Ernst & Young: What have been the key insights and takeaways from the markets, mature and emerging, you have invested in?

Sudhir Sethi: In the past 10 years, I have invested in India; in the USA with India as a back end (development location) and in Singapore / Malaysian companies looking at India as a market.

My first key learning in an emerging market like India is to invest in companies based in India where the founders know the Indian environment very well, especially since India is a significant market for our investee companies as compared to yesteryears when the US used to dominate as a market for India-based companies. Hence, we do not invest in companies if founding team in the USA or anywhere outside India.

The second key learning is not to transport a USA investment model into India; for example an investment into the Internet space in the USA assumes a mature online market; whereas an investment in the Internet space in India will demand a significant market expansion based on an offline model as well.

Thirdly, in addition, since the India entrepreneur in all probability, cannot build a scaled company with India as a market alone (unlike the USA entrepreneur) it is essential for the founding team to have cross border experience in business development. The investment bar in an emerging market like India is thus higher. Incidentally cross-border experience can be India-China and not India-USA alone.

With India's GDP growing at 8.5% and the technology industry still growing at above 25% per annum, attrition is a bigger issue in India than the USA. In addition, employee stock ownership plans (ESOPs) are not valued by employees as a replacement for cash compensation. Hence, ESOP vesting and grants find different treatment by our investee companies; we tend to have back-loaded vesting for ESOP as compared to straight-line vesting with a view to encourage retention.

Ernst & Young: What are the top three challenges for the VC industry in the next 12-18 months?

Sudhir Sethi: The Venture industry challenge in India for the next three to four years is one of opportunity management.

The Indian Venture Industry can support more venture funds; an increasing number of limited partners (LPs) we have met over the past 18 months have conveyed to us to continue with our focus on venture investments. First-time funds will find it difficult to raise capital; second-time funds would be able to raise capital faster.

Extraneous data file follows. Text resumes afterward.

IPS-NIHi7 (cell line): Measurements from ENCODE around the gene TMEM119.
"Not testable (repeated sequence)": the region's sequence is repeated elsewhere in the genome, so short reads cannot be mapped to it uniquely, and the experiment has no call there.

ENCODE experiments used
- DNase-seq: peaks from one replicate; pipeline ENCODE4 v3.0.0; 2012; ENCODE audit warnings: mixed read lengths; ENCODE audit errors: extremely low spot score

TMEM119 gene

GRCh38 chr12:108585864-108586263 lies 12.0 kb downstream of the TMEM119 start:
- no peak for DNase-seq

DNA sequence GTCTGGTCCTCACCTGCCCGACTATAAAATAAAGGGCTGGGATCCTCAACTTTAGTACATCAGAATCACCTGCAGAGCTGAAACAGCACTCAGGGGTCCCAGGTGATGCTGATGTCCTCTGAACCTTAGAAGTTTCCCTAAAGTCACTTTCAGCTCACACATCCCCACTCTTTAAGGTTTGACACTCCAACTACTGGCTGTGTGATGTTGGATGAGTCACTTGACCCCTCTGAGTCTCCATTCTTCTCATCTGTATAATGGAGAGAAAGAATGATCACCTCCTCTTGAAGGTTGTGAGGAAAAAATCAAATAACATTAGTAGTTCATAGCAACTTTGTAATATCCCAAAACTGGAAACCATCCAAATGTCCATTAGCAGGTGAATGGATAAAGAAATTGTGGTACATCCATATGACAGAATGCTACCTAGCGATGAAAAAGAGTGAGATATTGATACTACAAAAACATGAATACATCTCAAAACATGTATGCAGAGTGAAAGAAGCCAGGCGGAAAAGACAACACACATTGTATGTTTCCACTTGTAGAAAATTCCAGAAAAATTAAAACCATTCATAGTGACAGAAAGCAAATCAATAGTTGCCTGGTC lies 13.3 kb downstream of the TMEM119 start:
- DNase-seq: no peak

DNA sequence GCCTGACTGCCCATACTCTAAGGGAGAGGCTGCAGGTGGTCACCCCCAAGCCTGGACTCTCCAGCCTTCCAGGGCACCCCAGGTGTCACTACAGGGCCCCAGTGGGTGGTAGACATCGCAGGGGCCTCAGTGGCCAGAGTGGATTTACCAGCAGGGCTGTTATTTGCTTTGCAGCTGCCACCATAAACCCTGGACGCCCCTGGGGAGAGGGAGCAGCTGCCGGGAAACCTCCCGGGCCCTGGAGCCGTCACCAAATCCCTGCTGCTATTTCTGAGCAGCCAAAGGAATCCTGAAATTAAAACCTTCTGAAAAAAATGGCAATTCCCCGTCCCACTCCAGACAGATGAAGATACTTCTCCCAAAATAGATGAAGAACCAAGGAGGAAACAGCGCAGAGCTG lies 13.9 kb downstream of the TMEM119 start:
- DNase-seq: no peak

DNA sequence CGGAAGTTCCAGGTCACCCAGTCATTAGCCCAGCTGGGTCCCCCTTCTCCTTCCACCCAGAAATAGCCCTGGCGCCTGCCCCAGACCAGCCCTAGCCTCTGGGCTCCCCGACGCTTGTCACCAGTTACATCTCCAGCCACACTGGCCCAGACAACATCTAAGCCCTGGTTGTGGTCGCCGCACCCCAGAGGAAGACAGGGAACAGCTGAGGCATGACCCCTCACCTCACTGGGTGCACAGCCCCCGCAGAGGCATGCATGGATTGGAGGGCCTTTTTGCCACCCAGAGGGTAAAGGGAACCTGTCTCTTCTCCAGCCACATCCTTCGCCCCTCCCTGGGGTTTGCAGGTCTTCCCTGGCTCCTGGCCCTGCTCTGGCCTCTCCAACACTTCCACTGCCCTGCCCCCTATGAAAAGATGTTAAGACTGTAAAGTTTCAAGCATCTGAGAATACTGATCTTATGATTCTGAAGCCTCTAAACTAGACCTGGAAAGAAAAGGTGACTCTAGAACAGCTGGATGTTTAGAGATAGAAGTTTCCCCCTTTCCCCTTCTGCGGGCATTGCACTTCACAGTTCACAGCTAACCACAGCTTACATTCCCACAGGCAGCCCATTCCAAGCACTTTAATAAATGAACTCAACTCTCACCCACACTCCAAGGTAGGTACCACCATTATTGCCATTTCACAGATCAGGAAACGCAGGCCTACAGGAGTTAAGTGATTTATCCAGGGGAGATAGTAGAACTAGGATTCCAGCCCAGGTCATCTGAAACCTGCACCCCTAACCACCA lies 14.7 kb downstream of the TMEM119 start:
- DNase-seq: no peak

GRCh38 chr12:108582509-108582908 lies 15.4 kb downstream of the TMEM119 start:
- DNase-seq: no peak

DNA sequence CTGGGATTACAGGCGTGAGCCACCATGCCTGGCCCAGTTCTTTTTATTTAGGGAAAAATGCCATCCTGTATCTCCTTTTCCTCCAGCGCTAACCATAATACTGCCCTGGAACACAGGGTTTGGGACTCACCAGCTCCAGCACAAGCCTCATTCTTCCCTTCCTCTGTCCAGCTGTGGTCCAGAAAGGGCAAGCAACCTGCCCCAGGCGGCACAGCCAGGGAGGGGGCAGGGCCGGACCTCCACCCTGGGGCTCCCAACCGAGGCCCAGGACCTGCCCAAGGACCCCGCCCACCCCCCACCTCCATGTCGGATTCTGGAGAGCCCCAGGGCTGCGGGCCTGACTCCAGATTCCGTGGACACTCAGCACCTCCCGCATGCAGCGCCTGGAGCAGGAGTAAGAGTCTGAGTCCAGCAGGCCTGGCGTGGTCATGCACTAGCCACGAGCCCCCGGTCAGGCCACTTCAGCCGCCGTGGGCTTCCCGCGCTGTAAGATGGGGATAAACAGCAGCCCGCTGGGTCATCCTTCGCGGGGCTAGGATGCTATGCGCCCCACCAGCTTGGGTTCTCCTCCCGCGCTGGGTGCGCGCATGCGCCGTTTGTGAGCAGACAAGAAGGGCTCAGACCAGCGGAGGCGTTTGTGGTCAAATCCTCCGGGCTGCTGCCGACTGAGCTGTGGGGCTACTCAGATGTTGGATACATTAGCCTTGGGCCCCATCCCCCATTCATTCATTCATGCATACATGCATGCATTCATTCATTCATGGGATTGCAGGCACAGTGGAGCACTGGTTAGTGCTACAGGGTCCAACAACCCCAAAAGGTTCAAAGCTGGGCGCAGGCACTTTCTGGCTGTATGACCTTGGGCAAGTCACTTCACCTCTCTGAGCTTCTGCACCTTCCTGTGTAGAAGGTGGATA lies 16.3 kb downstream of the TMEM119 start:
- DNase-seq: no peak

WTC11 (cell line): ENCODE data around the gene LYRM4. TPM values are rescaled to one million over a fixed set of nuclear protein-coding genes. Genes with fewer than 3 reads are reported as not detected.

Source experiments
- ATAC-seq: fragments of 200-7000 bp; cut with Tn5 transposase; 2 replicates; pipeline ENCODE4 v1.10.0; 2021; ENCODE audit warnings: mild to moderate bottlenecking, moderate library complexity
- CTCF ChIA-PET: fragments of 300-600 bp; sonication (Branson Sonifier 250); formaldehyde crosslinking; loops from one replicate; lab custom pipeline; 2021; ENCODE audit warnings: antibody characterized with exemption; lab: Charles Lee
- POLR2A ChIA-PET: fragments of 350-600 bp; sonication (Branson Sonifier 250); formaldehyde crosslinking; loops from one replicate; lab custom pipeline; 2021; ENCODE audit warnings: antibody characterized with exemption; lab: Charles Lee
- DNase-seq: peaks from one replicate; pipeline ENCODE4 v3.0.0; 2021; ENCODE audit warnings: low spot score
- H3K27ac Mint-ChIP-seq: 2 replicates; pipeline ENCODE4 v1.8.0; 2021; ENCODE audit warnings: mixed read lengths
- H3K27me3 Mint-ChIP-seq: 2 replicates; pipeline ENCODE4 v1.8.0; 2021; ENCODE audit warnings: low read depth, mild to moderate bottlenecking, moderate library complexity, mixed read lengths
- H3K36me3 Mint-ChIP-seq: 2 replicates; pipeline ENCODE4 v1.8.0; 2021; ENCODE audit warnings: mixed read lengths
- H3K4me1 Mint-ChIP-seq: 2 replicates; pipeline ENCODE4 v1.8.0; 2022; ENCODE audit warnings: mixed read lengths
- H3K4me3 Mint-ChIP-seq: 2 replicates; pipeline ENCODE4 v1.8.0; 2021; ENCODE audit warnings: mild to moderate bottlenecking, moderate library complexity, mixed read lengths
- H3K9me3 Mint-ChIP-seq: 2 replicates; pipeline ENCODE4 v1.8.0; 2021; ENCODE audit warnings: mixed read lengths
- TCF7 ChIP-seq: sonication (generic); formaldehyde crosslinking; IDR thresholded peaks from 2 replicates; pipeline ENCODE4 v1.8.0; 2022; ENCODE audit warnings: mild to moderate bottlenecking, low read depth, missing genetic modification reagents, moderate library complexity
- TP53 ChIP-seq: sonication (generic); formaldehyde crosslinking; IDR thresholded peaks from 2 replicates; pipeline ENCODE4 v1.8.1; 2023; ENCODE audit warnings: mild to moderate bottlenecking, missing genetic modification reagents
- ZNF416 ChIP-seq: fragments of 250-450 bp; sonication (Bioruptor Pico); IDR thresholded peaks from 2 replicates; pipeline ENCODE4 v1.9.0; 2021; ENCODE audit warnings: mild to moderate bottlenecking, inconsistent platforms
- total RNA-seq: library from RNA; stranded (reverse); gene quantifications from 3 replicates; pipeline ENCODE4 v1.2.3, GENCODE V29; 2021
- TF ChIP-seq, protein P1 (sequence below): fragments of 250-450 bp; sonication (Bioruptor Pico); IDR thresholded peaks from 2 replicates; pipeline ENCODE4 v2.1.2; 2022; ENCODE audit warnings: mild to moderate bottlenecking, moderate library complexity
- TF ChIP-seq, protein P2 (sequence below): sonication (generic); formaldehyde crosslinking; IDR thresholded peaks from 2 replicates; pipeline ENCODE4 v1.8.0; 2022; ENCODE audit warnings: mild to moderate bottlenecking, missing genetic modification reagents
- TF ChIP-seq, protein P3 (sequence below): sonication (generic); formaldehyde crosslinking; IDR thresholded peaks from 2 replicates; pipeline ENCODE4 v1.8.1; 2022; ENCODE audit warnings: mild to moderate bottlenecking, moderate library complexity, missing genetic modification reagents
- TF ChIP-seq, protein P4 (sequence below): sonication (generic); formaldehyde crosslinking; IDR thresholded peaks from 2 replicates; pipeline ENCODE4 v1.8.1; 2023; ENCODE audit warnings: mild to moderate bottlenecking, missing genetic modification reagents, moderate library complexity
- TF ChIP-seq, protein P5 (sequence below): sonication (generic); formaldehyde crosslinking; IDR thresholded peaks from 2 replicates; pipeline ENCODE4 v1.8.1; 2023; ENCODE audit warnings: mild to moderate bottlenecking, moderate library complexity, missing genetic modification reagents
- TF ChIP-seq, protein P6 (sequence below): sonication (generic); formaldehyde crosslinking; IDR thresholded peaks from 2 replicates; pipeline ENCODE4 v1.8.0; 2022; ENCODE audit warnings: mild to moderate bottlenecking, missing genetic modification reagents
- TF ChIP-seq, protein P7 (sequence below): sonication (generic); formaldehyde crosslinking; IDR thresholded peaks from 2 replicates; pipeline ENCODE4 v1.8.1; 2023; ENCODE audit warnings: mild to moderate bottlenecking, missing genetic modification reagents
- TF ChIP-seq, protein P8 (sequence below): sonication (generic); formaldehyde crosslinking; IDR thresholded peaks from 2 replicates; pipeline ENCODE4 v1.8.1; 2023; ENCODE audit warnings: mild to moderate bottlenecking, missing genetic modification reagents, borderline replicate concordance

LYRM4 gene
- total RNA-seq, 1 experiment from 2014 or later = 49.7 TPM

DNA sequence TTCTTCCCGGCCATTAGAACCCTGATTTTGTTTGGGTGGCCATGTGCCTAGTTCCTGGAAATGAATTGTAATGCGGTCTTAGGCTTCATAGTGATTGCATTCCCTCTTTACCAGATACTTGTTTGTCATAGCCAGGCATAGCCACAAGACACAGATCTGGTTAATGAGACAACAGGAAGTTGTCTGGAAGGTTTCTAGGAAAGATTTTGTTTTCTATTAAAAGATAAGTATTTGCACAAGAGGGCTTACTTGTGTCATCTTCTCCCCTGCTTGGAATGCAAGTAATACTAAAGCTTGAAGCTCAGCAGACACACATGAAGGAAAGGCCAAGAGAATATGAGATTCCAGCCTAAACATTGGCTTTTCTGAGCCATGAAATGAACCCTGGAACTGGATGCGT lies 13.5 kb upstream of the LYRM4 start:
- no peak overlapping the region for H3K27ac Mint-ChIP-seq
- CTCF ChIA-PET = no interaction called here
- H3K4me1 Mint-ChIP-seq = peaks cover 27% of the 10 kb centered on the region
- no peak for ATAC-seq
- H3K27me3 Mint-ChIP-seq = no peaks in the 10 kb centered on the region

We have increasingly found disruptive product companies to invest in, compared with the traditional services model. Interestingly, five of our seven investments are in product companies; these include Manthan, Kreeda, iViz, Perfint and 3D Solid Compressions. In the 700+ deals we have seen so far, products form 46% of our deal flow. We expect this healthy trend to continue.

Venture funds will face a challenge of retaining their teams with more private equity funds being formed. This can only be met through increasing responsibility to associates and principals and sharing gains with the full team rather than only amongst GP's.

Ernst & Young: What advice you would give to an entrepreneur who is building a company today?

Sudhir Sethi: My first advice to entrepreneurs is to choose their investor based on track record and value-add. It is important for the entrepreneur to ensure the VC is worthy of sitting on his board and is his "first stop mentor". The VC and Entrepreneur relationship in early venture funding is for three to five years; entrepreneurs must ensure chemistry and trust as significant criteria in addition to capital and valuations.

In second place is the quality of the team. Entrepreneurs / founding teams must build smart teams who can scale and also keep the flock together. Good teams can whether business down-cycles; bad teams find it difficult to grow in good cycles.

In addition, entrepreneurs must focus on building value and valuation from an exit point of view. In a tough IPO market scale, differentiation and plain old profits are critical to a successful exit for investors and founders.